17 Mrz

Smalltalk: Getting started with Pharo

Preface

This Post is working with the Pharo Distribution.

Install

$ curl get.pharo.org | bash

Now you can run any Smalltalk command:

$ ./pharo Pharo.image  eval "1+2"
3

The command line script pharo allows you to select a  Pharo Image to run. If you always want to ouse the same image, you can shorten the command line by changing the last line in pharo to:

"$DIR"/"pharo-vm/Pharo.app/Contents/MacOS/Pharo" --headless Pharo.image "$@"

If you additionally set an alias

alias pharo=$PWD/pharo

the command line is a little shorter:

$ pharo eval 1+2
3

Quick Sheet

To show the result of the command, select the command and press one of the following keys on MacOS with : 

d Do it
p Print it
i Install it

Commands:

Workspace open. Open an new Workspace Window CMD-d
SmalltalkImage current aboutThisSystem. Open the About Window CMD-d
Date today. Display current date CMD-p
Time now. Display current time CMD-p
SmalltalkImage current datedVersion. Current Date of Smalltalk Image  
DateAndTime today. Display date and time  
 HelpBrowser open.  Open Help  
     

Syntax

Syntax Elements

 

Basic types: Numbers

2. 2
20 factorial. 2432902008176640000
1000 factorial / 999 factorial. 1000
(1/3). (1/3)
(1/3) + (4/5). (17/15)
(1/3) asFloat. 0.3333333333333333
1 class. SmallInteger
1 class maxVal class. SmallInteger
(1 class maxVal + 1) class. LargePositiveInteger LargePositiveInteger

Basic types: Characters

$A.

$A.
$A class.  Character
$B charCode. 66
Character cr. Character cr.
Character space. Character space.
Character allByteCharacters. ‚

 !“#$%&“()*+,-./0123456789:;<=>?@ABCDEFGHIJKLMNOPQRSTUVWXYZ[\]^_`abcdefghijklmnopqrstuvwxyz{|}~€‚ƒ„…†‡ˆ‰Š‹ŒŽ‘’“”•–—˜™š›œžŸ ¡¢£¤¥¦§¨©ª«¬­®¯°±²³´µ¶·¸¹º»¼½¾¿ÀÁÂÃÄÅÆÇÈÉÊËÌÍÎÏÐÑÒÓÔÕÖ×ØÙÚÛÜÝÞßàáâãäåæçèéêëìíîïðñòóôõö÷øùúûüýþÿ‘

Basic types: Strings

 ‚Tutorial‘ size.  
‚abc‘ asUppercase.  
 ‚Hello World‘ reverse.  
 ‚Tutorial‘ at: 1.  

Basic types: Symbols

‚ProfStef‘ asSymbol. #ProfStef
#ProfStef asString. ‚ProfStef‘
(2 asString) == (2 asString). false
(2 asString) asSymbol == (2 asString) asSymbol. true

Basic types: Array

#(1 2 3). #(1 2 3)
#( 1 2 3 #(4 5 6)) size. 4
#(1 2 4) isEmpty. false
#(1 2 3) first. 1
#(‚hello‘ ‚World‘) at: 2 put: ‚Pharo‘; yourself. #(‚hello‘ ‚Pharo‘)

Basic types: Dynamic Array

{ (2+3) . (6*6) }. #(5 36)
{ (2+3) . (6*6) . ‚hello‘, ‚ world!‘} #(5 36 ‚hello world!‘)
{ (2+3) . (6*6) . ‚hello‘, ‚ world!‘} size. 3

Basic types: Unary messages

1 class. SmallInteger
false not. true
Time now. 6:16:30.386925 pm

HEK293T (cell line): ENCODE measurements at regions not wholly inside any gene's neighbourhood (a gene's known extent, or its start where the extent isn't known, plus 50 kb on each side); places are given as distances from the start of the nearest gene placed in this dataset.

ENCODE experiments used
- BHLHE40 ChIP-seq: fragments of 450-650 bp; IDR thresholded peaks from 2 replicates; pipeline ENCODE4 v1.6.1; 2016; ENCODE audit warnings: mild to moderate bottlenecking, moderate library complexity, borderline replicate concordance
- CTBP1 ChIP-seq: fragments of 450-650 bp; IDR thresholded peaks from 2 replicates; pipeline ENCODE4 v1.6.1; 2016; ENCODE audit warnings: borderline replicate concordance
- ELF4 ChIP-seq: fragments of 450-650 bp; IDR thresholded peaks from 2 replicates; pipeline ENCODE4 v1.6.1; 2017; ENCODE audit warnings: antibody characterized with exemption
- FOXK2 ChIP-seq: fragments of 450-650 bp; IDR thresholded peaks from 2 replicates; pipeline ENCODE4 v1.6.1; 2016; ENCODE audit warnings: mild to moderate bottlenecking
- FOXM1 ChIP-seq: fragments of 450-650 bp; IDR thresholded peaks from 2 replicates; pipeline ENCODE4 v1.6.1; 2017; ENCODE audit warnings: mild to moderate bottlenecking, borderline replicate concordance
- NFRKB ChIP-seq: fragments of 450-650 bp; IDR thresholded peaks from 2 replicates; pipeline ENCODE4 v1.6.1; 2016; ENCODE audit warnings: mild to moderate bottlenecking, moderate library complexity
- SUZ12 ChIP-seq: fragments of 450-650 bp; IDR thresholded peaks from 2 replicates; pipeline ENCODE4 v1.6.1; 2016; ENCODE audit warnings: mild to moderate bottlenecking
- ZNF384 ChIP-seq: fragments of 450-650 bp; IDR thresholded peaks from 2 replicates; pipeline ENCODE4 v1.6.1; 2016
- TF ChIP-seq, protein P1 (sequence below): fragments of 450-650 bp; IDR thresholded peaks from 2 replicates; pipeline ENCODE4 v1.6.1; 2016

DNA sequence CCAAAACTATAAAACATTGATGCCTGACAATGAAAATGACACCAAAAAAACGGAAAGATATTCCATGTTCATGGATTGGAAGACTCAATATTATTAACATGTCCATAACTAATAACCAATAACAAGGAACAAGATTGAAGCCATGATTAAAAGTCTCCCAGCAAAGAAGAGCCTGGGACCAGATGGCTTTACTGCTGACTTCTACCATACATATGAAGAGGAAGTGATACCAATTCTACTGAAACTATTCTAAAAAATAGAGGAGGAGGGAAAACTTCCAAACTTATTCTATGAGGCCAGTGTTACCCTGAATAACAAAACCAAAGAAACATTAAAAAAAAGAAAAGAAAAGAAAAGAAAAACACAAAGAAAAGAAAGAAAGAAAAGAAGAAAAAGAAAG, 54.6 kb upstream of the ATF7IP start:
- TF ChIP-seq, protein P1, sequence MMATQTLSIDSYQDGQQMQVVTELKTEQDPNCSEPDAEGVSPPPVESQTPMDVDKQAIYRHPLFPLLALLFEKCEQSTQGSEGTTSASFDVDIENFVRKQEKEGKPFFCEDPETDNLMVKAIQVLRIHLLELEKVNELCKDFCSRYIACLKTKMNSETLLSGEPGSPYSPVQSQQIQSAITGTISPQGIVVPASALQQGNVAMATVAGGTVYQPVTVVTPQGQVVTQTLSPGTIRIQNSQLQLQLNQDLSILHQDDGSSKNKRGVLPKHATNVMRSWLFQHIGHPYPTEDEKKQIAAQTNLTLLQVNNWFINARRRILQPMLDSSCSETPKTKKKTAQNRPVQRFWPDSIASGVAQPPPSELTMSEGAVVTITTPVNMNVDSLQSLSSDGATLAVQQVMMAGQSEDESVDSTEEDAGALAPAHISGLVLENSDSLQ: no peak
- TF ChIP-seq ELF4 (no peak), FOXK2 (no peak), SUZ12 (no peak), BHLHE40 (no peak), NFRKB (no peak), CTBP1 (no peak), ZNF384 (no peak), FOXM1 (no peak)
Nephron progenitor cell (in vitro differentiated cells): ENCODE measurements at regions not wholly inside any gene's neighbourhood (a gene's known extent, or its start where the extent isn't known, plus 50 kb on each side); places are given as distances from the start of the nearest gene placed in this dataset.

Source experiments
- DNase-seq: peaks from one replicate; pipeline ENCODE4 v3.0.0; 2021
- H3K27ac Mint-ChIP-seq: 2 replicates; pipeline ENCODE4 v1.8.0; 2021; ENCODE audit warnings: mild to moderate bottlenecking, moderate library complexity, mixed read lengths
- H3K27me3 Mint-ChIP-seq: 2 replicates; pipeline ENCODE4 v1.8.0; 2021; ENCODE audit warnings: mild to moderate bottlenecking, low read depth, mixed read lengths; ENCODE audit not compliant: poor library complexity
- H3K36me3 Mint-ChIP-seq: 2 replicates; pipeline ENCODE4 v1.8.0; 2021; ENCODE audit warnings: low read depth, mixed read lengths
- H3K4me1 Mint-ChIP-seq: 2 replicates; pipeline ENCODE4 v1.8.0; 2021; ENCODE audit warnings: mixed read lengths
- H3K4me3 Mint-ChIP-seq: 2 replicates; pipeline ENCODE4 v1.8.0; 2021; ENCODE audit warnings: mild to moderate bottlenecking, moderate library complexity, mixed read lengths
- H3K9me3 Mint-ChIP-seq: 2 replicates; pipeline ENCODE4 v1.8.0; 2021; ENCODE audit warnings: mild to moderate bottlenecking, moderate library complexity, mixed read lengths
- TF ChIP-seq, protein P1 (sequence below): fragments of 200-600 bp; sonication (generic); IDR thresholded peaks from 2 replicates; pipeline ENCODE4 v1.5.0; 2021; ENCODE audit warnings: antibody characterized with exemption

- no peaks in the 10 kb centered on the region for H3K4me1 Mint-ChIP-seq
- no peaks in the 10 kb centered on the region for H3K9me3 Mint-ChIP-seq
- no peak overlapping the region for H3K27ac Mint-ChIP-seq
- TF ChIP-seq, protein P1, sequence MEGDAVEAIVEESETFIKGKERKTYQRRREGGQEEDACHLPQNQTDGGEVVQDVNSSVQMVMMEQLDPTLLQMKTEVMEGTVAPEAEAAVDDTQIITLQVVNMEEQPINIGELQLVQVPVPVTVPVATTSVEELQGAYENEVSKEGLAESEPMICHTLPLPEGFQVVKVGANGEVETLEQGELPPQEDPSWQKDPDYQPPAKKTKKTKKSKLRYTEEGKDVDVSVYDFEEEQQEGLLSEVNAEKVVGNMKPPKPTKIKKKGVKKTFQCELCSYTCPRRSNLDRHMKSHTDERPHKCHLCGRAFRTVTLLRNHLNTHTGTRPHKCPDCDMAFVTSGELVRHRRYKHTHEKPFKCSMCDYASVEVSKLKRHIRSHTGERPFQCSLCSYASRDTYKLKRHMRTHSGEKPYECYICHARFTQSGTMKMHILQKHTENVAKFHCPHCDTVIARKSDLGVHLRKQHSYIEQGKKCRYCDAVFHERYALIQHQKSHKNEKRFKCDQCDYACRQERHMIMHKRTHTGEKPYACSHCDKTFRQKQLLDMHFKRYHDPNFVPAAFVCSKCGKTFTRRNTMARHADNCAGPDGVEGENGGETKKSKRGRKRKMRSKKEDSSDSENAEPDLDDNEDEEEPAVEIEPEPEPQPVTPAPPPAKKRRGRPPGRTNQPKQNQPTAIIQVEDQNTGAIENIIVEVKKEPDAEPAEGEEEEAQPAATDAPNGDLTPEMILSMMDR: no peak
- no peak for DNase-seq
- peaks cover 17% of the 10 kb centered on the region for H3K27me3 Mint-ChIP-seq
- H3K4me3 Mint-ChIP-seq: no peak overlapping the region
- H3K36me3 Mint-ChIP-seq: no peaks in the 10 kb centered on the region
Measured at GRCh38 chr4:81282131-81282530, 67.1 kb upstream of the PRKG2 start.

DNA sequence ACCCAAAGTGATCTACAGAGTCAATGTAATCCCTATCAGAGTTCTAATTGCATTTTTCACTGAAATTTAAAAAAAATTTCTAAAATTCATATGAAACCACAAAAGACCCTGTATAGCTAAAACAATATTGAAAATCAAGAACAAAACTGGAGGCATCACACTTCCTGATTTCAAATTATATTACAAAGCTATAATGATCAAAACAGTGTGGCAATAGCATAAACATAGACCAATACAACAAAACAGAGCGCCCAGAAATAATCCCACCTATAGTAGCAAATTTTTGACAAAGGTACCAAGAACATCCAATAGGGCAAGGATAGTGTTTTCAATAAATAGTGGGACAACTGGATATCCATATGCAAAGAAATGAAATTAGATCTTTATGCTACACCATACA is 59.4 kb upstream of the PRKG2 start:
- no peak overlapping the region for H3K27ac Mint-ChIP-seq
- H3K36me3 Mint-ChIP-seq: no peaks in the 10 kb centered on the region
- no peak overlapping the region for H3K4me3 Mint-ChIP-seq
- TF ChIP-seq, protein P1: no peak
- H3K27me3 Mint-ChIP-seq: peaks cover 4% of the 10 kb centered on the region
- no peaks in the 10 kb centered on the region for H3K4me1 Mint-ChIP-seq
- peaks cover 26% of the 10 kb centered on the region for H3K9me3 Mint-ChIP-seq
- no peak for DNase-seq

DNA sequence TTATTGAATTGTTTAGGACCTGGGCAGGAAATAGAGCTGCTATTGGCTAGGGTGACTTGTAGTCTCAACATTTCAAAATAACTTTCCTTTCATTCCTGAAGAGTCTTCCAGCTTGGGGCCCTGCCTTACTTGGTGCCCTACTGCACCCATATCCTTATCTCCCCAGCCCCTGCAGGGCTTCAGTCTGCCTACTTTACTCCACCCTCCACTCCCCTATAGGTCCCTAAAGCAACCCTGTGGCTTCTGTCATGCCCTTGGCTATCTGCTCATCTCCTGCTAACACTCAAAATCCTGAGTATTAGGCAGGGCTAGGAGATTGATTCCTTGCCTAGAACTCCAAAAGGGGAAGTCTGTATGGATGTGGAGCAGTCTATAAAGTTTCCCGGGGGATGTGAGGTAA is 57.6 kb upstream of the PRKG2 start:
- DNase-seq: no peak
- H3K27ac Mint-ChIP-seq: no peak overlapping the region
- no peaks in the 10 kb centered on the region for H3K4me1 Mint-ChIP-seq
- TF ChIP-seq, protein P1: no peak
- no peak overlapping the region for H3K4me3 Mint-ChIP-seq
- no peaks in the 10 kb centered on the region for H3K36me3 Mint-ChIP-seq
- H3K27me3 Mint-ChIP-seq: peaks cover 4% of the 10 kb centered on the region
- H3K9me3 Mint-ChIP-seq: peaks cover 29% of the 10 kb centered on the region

Date today. 17 March 2017
Float pi. 3.141592653589793

Basic types: Binary messages

3 * 2. 6
Date today + 3 weeks. 7 April 2017
false | false. false
true & true. true
true & false. false
10 @ 100. (10@100)
10 <= 12. true
‚ab‘, ‚cd‘. ‚abcd‘
Date today < Date yesterday. false

Basic types: Keyword messages

The message is between:and: sent to the Number 4
4 between: 0 and: 10. true
1 max: 3. 3
Color r:1 g:0 b:0. Color red
The message is r:g:b: implemented on class Color. Note you can also write
Color
    r:1
    g:1
    b:0.
Color yellow

Basic types Execution order

Unary messages are executed first, then binary messages and finally keyword messages: Unary > Binary > Keywords
2 + 3 squared. 11
2 raisedTo: 3 + 2. 32
(0@0) class. Point
0@0 corner: 100@200. (0@0) corner: (100@200)
(0@0 corner: 100@200) class. Rectangle
„Between messages of similar precedence, expressions are executed from left to right“ nil
-3 abs negated reciprocal. (-1/3)

Message syntax Parentheses

<tbody „>

2 + 3 squared. 11
(2 + 3) squared. 25
2 raisedTo: 3 + 2. 32
(2 raisedTo: 3) + 2. 10
(0@0 extent: 100@200) bottomRight. (100@200)

Mathematical precedence

2 * 10 + 2. 22
Here the message * is sent to 2, which answers 20, then 20 receive the message + Remember that all messages always follow a simple left-to-right precedence rule, * without exceptions *.
2 + 2 * 10. 40
2 + (2 * 10). 22
8 – 5 / 2. (3/2)
(8 – 5) / 2. (3/2)
8 – (5 / 2). (11/2)

Blocks

Blocks are anonymous methods that can be stored into variables and executed on demand.
Blocks are delimited by square brackets: []
The next command does not open a Browser because the block is not executed.
[Workspace open]. [ Workspace open ]
Here is a block that adds 2 to its argument (its argument is named x):
[:x | x+2]. [ 😡 | x + 2 ]
We can execute a block by sending it value messages.
[:x | x+2] value: 5. 7
[Workspace open] value. a Workspace
[:x | x+2] value: 10. 12
[:x :y| x + y] value:3 value:5. 8

Block assignation

Blocks can be assigned to a variable then executed later.
Note that |b| is the declaration of a variable named ‚b‘ and that ‚:=‘ assigns a value to a variable.
Select the three lines then Print It:
|b|
    b := [:x | x+2].
    b value: 12. 14
14

Conditionals

No : 3 is less than 10

Conditionals are just messages sent to Boolean objects